The U.S. Environmental Protection Agency recently celebrated National Lead Poisoning Prevention Week, during which the agency attempted to raise awareness of efforts and collaborations to reduce childhood exposure to lead. This is a good time to look back at recent developments pertaining to contractors and the requirements placed on them as part of EPA’s lead-reduction program. One of those primary requirements is the Lead-Based Paint Renovation, Repair, and Painting (“RRP”) Rule, under which firms performing renovation, repair, and painting projects that disturb lead-based paint in homes, child care facilities and pre-schools built before 1978 have their firm certified by EPA (or a state agency), use certified renovators who are trained by EPA-approved training providers, and follow lead-safe work practices.

Late last year, EPA was ordered by the Ninth Circuit Court of Appeals to respond, within ninety days, to an administrative petition from several environmental and public health advocacy groups requesting that EPA lower the agency’s dust-lead hazard standards (“DLHS”) and the dust-lead clearance levels for floors and window sills. The DLHS protects young children, especially toddlers who crawl on the floor and frequently put their hands in their mouths. Clearance levels ensure that no hazards remain after an abatement project is complete. The petition also requested that the agency change the definition of lead-based paint to include a lower concentration of lead in paint that would have triggered certain obligations. Any changes in the dust-lead clearance levels and the definition of lead-based paint could have impacted work by contractors under the RRP for numerous reasons.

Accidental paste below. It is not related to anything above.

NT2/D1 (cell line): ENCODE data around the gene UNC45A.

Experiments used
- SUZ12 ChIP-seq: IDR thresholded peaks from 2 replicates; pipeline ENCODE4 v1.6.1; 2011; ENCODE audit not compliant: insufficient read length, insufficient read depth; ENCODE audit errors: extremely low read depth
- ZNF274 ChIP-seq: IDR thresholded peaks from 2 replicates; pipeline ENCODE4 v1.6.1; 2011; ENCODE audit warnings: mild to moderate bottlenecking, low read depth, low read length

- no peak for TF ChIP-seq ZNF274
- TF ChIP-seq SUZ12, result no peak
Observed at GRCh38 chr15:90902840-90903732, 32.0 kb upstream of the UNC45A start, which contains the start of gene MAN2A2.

This past summer, EPA issued a proposed rule to tighten the DLHS from 40 µg/ft2 and 250 µg/ft2 to 10 µg/ft2 and 100 µg/ft2 on floors and window sills, respectively. (83 Fed. Reg. 30,889-30,901.) EPA proposed these changes based on new data that became available since 2001 indicating that health risks exist at lower blood lead levels than previously recognized. This rule is estimated to result in costs to industry of between $66 million to $119 million per year.

The agency did not propose any explicit changes to the dust-lead clearance levels or to the definition of lead-based paint, because EPA found that there was insufficient information to support such a change. As a result, the agency stated that its proposal would not trigger new requirements under the existing RRP Rule:

    The existing RRP work practices are required where [lead-based paint] is present (or assumed to be present), and are not predicated on dust-lead loadings exceeding the hazard standards. The existing RRP regulations do not require dust sampling prior to or at the conclusion of a renovation and, therefore, will not be directly affected by a change to the DLHS.

However, this change would impact other regulatory programs, including EPA’s risk assessment work practice standards, lead-based paint disclosures under EPA-HUD regulations, and HUD requirements for federally-assisted or federally-owned housing. Public comments about the proposed rule closed on August 16, 2018, so contractors should be aware when EPA publishes its final rule—and be aware of any changes that the agency makes in that final rule.